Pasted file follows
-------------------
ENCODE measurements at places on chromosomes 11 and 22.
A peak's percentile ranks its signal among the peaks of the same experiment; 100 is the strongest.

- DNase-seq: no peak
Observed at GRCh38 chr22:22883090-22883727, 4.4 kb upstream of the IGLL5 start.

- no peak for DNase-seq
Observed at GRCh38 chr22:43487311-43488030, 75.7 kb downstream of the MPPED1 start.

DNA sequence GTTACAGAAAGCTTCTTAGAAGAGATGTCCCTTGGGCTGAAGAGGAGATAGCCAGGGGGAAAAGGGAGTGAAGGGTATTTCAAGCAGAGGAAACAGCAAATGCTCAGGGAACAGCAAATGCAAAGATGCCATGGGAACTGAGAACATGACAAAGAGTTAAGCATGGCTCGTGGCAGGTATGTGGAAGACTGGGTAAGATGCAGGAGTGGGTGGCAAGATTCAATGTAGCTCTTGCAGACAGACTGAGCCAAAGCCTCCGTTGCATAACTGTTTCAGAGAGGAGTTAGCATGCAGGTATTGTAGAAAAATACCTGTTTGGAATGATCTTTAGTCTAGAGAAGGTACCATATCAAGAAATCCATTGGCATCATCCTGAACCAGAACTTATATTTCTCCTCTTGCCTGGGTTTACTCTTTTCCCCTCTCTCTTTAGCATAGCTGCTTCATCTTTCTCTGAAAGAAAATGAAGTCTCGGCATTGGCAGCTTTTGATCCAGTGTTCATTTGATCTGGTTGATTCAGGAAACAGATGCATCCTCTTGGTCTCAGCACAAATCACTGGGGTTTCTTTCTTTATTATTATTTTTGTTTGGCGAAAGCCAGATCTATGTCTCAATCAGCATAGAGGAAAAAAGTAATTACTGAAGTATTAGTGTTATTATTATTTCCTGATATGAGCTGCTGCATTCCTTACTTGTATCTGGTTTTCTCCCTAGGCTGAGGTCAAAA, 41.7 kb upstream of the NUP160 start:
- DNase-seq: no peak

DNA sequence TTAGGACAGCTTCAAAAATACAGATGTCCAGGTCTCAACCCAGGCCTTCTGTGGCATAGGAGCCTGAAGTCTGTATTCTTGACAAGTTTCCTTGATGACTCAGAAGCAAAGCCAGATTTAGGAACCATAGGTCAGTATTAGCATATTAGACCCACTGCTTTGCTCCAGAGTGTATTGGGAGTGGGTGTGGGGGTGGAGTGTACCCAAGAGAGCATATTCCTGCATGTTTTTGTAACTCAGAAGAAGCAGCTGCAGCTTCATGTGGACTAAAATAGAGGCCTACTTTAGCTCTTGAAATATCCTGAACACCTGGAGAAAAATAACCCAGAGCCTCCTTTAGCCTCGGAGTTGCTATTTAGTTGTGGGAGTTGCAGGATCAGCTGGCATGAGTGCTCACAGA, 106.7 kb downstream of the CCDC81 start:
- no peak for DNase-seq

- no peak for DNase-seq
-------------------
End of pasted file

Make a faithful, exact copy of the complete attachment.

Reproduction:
ENCODE measurements at places on chromosomes 11 and 22.
A peak's percentile ranks its signal among the peaks of the same experiment; 100 is the strongest.

- DNase-seq: no peak
Observed at GRCh38 chr22:22883090-22883727, 4.4 kb upstream of the IGLL5 start.

- no peak for DNase-seq
Observed at GRCh38 chr22:43487311-43488030, 75.7 kb downstream of the MPPED1 start.

DNA sequence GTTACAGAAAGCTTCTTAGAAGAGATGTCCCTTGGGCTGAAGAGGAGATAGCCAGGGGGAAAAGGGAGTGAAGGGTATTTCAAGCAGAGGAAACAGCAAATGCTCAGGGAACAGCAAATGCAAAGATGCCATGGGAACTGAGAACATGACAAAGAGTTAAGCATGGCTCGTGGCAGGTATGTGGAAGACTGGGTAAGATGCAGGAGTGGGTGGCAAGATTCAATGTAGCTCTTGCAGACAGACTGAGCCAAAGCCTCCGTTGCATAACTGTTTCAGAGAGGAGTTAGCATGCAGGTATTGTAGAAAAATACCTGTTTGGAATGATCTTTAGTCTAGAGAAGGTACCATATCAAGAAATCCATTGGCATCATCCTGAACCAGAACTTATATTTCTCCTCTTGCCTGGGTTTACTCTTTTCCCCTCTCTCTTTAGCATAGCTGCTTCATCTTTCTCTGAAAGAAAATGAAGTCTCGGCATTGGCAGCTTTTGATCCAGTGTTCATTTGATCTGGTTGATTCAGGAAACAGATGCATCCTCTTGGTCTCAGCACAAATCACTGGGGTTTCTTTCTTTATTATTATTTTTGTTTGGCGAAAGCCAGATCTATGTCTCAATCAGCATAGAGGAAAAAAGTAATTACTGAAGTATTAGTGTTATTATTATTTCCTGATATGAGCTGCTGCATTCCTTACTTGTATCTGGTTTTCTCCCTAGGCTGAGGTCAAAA, 41.7 kb upstream of the NUP160 start:
- DNase-seq: no peak

DNA sequence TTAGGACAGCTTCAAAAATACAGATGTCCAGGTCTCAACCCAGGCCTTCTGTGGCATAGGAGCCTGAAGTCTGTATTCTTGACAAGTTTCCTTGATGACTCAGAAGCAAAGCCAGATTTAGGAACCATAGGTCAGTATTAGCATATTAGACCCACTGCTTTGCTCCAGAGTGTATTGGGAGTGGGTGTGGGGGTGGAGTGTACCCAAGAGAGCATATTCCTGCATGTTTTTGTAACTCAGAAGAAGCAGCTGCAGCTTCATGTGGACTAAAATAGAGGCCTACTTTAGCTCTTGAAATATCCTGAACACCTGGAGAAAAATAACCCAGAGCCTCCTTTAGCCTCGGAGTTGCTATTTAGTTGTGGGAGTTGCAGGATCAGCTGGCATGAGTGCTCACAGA, 106.7 kb downstream of the CCDC81 start:
- no peak for DNase-seq

- no peak for DNase-seq